What’s a Herx? How do you know if you’re having one? And what do you do about it??
The Herxheimer reaction is also known as the Jarisch-Herxheimer reaction, the die-off reaction, or just ‘herx.’ The Herxheimer reaction is the reaction your body has to the Lyme bacteria as they die. When the Lyme (and co-infections) bacteria die, they release endotoxins. The body reacts to these endotoxins with inflammation from the immune system.
A Herxheimer reaction feels like a worsening of symptoms as opposed to feeling better immediately with treatment. Common symptoms associated with a herx are flu-like symptoms (fever, chills, body aches), headaches, digestive issues, nausea, and worsening of any other existing Lyme symptoms.
Typically, in healthy bodies, the immune system responds in a way that promotes healing by going after infections, but in the case of a herx, too many toxins are released and the immune system WAY overcompensates.
Think again of the dying bacteria as an egg smashed against a wall – each piece of the eggshell is an immune irritant. Since the egg has been smashed, the yolk and egg white are all over the wall now too. The yolk and white represent endotoxins in this metaphor. Endotoxins are inflammatory toxins. But they are different from the toxins most people think of.
The body responds differently to endotoxins than it does, for example, to toxins like alcohol or pesticides. Endotoxins are toxic to some degree, but mostly they get the immune system to respond with more inflammation, making it less focused on the actual infections, distracted and over-reactive.
Endotoxin driven inflammation is why many people that are treating their Lyme and co-infections first feel worse before they feel better. Endotoxins and microbial cell fragments are the cause of the Herxheimer reaction.
Why do some people herx and others do not:
Some people experience this Herxheimer reaction, where their symptoms get much worse before they get better, when they are treating the Lyme disease infection. Other people do not experience the Herxheimer reaction.
It comes down to genetics. Certain peoples’ immune systems are not equipped to handle the outcome of killing bacteria.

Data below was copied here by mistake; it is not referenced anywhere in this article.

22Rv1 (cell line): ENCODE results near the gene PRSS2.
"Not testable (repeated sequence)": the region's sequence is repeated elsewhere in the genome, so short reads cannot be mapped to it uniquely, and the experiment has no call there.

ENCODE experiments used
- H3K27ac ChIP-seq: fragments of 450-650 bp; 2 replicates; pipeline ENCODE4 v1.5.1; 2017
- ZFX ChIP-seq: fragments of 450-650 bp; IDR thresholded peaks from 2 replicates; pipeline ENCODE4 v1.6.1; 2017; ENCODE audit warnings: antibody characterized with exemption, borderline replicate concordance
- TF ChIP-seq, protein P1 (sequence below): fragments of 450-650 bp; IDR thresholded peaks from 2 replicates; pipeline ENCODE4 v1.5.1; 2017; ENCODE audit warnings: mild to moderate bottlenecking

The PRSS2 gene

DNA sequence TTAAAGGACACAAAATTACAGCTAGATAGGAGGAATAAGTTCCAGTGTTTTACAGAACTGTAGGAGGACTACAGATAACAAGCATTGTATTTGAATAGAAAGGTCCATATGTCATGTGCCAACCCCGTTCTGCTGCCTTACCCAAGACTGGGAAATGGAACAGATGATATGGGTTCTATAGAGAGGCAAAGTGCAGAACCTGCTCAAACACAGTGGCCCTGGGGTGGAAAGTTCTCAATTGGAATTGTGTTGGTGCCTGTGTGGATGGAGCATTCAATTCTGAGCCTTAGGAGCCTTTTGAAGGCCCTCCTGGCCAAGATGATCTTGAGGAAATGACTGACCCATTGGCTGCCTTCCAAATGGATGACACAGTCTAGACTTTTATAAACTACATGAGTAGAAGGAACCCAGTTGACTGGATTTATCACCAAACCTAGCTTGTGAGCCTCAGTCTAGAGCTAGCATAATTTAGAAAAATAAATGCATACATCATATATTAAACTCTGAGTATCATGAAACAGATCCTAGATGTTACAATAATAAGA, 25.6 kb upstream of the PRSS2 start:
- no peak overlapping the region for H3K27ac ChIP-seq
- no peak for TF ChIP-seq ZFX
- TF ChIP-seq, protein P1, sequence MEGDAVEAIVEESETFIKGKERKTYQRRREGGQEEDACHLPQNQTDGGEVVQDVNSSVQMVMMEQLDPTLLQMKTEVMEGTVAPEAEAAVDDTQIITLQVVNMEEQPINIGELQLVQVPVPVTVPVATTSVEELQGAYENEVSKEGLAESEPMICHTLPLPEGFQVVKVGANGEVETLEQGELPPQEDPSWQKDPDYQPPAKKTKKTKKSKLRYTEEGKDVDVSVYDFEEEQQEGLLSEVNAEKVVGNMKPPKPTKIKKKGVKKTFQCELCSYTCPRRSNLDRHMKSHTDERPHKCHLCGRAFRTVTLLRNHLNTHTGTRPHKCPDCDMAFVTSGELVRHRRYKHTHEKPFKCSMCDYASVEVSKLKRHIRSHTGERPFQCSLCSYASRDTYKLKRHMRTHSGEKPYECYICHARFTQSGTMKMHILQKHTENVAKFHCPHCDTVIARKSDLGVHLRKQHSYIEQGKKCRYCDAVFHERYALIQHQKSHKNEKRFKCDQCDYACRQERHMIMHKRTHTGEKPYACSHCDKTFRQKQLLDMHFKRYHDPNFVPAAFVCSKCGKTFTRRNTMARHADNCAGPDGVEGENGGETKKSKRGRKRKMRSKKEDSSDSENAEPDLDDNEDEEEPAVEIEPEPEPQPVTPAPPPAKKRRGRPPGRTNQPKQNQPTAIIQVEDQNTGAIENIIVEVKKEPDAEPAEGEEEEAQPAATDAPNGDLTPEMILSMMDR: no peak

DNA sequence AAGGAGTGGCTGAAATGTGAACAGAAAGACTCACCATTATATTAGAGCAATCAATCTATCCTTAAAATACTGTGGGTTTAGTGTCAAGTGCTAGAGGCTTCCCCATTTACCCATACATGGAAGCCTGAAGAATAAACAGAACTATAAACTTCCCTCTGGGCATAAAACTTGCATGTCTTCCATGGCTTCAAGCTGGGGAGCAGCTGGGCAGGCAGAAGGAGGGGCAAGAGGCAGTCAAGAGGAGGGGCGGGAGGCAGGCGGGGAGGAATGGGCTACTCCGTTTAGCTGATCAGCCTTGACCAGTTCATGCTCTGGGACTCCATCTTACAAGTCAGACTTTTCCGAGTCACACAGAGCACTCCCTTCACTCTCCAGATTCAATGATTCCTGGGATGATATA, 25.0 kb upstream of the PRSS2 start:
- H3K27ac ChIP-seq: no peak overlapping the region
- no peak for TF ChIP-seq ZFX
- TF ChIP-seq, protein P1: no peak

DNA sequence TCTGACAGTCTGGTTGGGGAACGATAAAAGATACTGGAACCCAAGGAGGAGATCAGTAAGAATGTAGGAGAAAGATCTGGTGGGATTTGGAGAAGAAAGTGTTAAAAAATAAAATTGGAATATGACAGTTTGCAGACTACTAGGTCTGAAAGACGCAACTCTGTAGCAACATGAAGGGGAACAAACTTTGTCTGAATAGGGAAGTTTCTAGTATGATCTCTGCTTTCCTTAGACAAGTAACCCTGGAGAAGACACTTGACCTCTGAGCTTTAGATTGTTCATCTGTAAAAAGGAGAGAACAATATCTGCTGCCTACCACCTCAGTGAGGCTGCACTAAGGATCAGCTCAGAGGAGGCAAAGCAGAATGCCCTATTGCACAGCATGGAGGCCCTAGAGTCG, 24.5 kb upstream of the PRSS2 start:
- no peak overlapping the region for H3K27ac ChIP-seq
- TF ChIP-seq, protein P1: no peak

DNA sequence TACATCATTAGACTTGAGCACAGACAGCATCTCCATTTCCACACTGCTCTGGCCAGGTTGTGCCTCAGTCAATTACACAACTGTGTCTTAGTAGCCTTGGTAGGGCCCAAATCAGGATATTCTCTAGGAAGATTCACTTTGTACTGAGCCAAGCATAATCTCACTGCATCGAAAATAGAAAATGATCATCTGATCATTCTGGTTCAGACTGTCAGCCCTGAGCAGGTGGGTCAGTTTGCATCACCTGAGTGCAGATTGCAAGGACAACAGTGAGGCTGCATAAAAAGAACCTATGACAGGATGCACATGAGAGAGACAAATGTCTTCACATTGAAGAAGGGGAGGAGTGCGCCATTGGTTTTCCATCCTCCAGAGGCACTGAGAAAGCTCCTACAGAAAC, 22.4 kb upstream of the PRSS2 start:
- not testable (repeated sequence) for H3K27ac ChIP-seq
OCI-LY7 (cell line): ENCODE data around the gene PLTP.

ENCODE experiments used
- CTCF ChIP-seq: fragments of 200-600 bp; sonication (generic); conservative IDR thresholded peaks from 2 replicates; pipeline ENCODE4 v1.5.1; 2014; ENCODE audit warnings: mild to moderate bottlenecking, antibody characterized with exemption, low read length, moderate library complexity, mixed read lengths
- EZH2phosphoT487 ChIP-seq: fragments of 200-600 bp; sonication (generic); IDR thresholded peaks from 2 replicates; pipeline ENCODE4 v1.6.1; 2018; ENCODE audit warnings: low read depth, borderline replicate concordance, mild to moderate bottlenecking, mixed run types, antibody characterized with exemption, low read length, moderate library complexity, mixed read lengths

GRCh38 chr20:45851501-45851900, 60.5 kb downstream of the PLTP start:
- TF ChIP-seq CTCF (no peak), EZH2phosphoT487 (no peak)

In this case, when a lot of Lyme bacteria are killed, the immune system is not able to recognize the pieces of the smashed egg, as we talked about in the metaphor earlier, so that these pieces can be removed. Instead, in these people, the immune system reacts with inflammation, making the outcome much worse for the person.
How to determine if you’re having a Herx:
A Herxheimer reaction is created when you’ve increased or changed your treatment protocol for Lyme disease and co-infections. But it can be really hard to tell if the difference between a herd, a flare-up, or other reasons for an increase in symptoms. Our guide may help you determine the cause of your increase in symptoms.
How to handle a Herxheimer reaction:
There’s a great rule to follow to minimize herxing: Pull it out, calm it down
- ‘Pull it out’ refers to the detox support we recommend. Pull out the toxins that are causing the herx. Making sure you have regular bowel movements is really important for managing the Herxheimer reaction.
- ‘Calm it down’…this refers to our tips to minimize inflammation and irritation which will help the symptoms of a herx.
- Make sure you are getting enough magnesium. Many people are deficient in magnesium and having adequate magnesium is important for having regular bowel movements.
- Drink lots of water. Aim for light yellow to clear urine.
- Supporting your lymphatic system will also help with herxing. See the section on Lymph for tips on how to move and support your lymphatic system. This will help reduce the symptoms of a herx by working toxins out of the body.
- Decreasing inflammation will help mitigate a herx. These tips will help support your body while going through the Herxheimer reaction.
- Alka seltzer gold, lemon water, and baking soda water all help reduce inflammation and support the body during a herx.
- Herxheimer reactions can be very intense. If you’re not sure what to do, first contact your doctor, then review our guide for recommendations.